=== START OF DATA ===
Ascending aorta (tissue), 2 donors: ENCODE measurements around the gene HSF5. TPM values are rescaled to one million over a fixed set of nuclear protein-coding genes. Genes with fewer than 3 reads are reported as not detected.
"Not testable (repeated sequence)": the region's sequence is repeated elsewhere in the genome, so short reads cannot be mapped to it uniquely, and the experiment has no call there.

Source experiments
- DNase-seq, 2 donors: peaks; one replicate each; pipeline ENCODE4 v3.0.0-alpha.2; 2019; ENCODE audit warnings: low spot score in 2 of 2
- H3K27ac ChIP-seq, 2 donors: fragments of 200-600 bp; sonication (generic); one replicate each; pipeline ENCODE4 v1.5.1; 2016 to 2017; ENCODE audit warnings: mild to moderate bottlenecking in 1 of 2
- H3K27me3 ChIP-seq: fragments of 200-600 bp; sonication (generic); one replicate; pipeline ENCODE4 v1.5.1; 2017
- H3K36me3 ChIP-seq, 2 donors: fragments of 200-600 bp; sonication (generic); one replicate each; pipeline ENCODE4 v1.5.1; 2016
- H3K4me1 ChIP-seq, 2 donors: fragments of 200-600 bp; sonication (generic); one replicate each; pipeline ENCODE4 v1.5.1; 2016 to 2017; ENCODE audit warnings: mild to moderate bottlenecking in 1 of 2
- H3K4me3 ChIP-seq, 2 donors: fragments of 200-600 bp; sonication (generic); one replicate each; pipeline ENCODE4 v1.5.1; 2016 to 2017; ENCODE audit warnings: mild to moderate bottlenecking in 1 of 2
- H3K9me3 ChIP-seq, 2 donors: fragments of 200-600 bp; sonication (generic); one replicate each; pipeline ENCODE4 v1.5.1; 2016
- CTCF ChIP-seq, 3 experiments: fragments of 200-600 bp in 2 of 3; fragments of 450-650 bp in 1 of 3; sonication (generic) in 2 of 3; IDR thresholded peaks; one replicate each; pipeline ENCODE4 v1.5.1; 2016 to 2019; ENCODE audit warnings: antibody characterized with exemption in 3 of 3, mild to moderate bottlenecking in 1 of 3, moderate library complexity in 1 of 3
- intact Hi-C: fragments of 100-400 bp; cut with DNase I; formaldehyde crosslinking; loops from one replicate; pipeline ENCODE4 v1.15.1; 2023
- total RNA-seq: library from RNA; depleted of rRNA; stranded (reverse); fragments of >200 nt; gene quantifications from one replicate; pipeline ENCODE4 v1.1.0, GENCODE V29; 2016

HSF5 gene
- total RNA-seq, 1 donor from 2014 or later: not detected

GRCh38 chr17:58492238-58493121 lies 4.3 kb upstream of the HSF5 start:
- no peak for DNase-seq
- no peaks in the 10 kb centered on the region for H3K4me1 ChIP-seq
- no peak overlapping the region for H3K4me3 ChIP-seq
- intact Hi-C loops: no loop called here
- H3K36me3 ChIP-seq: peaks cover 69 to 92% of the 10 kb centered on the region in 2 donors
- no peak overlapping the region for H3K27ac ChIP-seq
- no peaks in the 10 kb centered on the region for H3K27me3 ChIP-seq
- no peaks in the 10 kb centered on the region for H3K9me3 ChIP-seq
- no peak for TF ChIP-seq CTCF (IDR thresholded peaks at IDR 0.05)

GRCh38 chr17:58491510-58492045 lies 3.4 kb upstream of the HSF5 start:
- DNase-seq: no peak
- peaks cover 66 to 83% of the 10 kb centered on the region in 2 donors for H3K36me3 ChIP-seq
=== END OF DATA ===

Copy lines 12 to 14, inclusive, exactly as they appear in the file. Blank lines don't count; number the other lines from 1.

- intact Hi-C: fragments of 100-400 bp; cut with DNase I; formaldehyde crosslinking; loops from one replicate; pipeline ENCODE4 v1.15.1; 2023
- total RNA-seq: library from RNA; depleted of rRNA; stranded (reverse); fragments of >200 nt; gene quantifications from one replicate; pipeline ENCODE4 v1.1.0, GENCODE V29; 2016

HSF5 gene